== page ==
Currently I reside is Swansea university, in my first year of study, and thus the beach is literally a five minute walk away from my bed. This means that it’s quiet easy to go down onto the sand just for a stroll, or to clear my head, which is always nice.
Personally, I’m very fond of this beach. It’s long and wide and the sand is mostly golden, although it can turn into a thick grey mud unexpectedly, and it’s peaceful. Sure, this is Wales and thus it is raining most of the time, and sure, my boots always end up covered in sand at the end of any visit. But when one is walking home late, the sun setting before them, the water shines red and pink where it wets the sand, and it’s beautiful.
Of course, if you’ve ever seen the beach you’ll know that the tide can stay very far out for hours at a time, and the water left behind is just left overs stuck between the ripples that remain. I have only once seen the waves up close to the main beach, and that was travelling home on a bus, when I was too tired to go down and look. So this saturday, while the sun was shining for once, I decided to go down and have a little paddle in those waves, no matter how long it may take to reach them.
Now this, this was not as easy as you’d maybe imagine. With it being a nice day, I decided to go bare foot to the waves, which was lucky really. Of course, the beach is forever littered with millions of small shells in various stages of being broken up and ground into sand, and so it could occasionally get painful. Soft gold sand gave away into hard shells, which in turn quickly gave away into hard sandy ripples in which water shone. Looking out, these ripples seemed to continue for a long way, before giving away to another sand bar then the sea. So I walked, straight out, figuring that I’d be at the sea in no time!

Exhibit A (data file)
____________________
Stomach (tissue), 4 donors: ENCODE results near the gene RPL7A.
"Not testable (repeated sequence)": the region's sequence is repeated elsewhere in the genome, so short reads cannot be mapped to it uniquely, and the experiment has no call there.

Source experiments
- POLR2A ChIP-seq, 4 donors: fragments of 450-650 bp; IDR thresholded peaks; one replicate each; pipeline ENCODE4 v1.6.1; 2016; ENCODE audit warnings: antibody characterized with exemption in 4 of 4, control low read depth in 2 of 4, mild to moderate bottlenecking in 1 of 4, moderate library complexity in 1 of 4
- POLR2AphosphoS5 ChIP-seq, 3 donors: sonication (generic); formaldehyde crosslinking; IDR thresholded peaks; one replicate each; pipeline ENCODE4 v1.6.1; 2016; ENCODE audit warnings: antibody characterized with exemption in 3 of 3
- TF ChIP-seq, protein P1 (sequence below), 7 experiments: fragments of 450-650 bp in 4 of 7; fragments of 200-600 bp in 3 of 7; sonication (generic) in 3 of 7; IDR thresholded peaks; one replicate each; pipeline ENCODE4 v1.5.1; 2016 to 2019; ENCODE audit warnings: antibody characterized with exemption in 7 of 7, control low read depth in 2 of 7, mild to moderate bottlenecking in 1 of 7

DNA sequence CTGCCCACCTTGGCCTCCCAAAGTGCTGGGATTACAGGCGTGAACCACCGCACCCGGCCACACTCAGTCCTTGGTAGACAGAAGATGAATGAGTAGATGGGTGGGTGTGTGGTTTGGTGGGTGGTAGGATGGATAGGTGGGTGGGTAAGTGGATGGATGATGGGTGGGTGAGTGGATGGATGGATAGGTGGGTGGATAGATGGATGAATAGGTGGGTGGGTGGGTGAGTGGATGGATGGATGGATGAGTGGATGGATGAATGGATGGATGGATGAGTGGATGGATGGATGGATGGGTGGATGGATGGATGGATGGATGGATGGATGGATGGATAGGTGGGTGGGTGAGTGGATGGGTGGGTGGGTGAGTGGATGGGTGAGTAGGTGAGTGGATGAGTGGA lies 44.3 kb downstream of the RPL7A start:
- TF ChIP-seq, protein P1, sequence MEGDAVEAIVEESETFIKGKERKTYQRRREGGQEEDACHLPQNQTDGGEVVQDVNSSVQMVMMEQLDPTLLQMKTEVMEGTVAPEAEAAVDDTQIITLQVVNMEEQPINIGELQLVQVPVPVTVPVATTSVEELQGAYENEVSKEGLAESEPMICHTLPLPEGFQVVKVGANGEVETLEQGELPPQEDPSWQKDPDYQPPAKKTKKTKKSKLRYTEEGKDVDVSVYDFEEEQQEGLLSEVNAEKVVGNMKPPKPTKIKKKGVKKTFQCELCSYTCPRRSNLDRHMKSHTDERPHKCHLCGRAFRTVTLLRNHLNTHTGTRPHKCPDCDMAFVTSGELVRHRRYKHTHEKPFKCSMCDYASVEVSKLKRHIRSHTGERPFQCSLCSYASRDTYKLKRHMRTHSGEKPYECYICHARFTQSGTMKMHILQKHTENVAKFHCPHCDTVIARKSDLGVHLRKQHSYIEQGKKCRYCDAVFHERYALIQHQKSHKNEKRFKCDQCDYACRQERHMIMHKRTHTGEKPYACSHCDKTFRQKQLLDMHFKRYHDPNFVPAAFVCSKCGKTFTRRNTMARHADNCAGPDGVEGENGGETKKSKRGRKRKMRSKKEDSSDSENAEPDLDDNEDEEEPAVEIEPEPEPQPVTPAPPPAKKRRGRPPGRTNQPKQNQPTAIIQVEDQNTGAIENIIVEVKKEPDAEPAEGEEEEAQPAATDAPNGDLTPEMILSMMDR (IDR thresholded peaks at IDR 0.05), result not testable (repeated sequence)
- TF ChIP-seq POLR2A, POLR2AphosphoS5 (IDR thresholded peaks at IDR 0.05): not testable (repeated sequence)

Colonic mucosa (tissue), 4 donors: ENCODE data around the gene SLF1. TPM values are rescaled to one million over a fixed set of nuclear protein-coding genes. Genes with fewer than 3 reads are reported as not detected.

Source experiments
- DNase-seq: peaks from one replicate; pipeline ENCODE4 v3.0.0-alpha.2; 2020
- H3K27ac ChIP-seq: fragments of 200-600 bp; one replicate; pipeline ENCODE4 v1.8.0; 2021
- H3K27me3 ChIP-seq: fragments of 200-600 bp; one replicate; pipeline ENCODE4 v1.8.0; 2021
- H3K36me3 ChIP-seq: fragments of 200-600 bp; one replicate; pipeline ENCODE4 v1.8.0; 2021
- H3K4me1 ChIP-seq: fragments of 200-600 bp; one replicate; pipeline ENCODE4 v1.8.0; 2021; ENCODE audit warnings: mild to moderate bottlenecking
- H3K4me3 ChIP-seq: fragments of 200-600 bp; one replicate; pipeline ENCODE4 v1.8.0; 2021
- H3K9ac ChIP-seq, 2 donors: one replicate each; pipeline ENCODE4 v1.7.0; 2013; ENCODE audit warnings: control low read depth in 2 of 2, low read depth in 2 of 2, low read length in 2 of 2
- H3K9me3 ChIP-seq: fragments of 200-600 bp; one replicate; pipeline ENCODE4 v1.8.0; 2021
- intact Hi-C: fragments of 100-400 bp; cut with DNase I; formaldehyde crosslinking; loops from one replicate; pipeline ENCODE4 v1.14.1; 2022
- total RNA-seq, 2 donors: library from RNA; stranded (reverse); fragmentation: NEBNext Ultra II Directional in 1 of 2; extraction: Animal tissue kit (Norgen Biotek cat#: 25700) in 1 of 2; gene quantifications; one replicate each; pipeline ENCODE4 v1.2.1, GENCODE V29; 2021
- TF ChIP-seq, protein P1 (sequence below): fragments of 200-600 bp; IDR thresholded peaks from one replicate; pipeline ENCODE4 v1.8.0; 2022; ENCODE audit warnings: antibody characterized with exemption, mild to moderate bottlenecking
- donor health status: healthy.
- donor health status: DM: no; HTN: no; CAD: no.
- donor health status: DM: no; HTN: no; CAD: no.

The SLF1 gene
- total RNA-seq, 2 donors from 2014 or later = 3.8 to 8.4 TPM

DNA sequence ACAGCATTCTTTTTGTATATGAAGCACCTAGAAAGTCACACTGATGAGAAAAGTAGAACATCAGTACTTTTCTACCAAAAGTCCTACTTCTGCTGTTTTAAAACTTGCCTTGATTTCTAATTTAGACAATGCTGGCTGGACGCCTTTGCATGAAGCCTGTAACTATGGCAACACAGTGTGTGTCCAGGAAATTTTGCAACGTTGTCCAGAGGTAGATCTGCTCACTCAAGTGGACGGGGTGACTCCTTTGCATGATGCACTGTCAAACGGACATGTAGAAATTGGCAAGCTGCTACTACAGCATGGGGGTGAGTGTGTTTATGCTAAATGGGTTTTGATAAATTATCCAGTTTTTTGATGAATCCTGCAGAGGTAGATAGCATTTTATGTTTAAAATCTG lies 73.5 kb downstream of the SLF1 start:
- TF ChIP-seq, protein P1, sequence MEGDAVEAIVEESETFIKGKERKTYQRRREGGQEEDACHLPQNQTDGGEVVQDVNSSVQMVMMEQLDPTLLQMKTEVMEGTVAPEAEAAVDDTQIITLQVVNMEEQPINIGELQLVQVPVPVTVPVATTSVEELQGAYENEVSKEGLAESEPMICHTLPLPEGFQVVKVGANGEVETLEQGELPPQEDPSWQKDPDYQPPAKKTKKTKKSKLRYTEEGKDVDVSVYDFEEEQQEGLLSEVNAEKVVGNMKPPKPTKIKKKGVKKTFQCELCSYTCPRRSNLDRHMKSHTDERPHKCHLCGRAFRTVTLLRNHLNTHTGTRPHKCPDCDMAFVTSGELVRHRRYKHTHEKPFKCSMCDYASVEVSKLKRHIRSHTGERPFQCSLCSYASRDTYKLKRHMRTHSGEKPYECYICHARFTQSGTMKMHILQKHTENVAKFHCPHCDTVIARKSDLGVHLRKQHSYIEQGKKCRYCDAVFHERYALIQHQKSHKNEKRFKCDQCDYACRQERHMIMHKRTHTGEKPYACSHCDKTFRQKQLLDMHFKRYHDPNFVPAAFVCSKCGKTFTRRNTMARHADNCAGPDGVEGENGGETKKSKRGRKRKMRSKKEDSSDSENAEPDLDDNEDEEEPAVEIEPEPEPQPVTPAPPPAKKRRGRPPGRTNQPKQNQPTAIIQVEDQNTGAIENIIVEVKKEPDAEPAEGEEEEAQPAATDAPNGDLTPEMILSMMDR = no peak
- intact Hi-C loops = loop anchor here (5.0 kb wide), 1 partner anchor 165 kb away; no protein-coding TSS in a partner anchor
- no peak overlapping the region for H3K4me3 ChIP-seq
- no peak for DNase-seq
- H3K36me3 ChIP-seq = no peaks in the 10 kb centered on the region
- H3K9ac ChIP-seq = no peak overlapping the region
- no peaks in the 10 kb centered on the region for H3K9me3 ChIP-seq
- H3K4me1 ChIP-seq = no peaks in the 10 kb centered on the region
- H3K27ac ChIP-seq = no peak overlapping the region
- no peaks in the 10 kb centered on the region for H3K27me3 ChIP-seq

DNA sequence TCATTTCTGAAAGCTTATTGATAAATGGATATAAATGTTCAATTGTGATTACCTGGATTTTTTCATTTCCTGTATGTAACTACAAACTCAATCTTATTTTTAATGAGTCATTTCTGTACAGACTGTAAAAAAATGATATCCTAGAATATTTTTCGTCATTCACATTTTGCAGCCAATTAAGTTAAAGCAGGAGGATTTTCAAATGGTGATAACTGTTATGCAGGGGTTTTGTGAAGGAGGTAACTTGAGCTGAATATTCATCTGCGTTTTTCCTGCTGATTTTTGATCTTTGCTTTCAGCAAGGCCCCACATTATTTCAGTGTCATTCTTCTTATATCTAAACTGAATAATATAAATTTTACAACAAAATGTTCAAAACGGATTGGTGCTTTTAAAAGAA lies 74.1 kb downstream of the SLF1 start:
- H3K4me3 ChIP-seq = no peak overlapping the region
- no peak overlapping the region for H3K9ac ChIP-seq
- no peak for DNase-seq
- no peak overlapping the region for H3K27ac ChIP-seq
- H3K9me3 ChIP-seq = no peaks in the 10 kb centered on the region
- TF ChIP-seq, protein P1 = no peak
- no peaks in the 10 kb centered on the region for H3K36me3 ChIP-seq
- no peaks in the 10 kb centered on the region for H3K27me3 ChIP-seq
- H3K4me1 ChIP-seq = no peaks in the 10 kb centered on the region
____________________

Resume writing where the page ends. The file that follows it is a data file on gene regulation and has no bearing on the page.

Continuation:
Half way out, I found myself shin deep in grey mud.
Deciding by this point that this really, seriously, was not a pleasant feeling, I decided to back track and wash my feet off in one of the small streams that seemed to end up flowing down the beach. I knew that if it wasn’t for my barefooted-ness I would have lost my beloved boots. So I knew then that this wasn’t going to be as easy as I’d first thought.
But then I figured something out; maybe I’m approaching this from the wrong direction? Maybe I need to actually think about this for a moment. (A rare occurance, lemme tell you. I know I’m not the sharpest knife in the draw and I don’t pretend otherwise.) The steam I’d washed my feet in was very small, but further down the beach there was a large concrete pipe that carried a much larger steam all the way out to the edge of that sand bar. And, thankfully, the bed of this stream was mosty sand and solid enough to walk over.
So again, out I walked. This time I managed to get all the way to that sand bar, and after carefully treading across a shallow little river that cut across my path, scaring a few guppies into swimming away, I was on golden sand again. Now, finally, I felt like I was on a proper beach, able to walk out to that water’s edge and feel the waves lapping at my ankles.
It had taken roughly an hour to get there, after that first mistake and finding a new path, but I’d made it to my goal. Even though it was such a small, silly goal, it felt good. It wasn’t the face that I could feel the cool sea now, could look over the ocean directly from it’s shallows. It was the fact that I had set out to do something, and had succeeded. That, ladies and gentlemen and everyone in between, is a nice feeling.
After that is seemed easy to walk back to the beach proper and rest a while until my feet had dried. I know it’s silly, and all in all this is probably a boring little story for most people, but I think that it was a nice day, one worth remembering. Because in the end the good days are worth the most, and for that day, I was happy.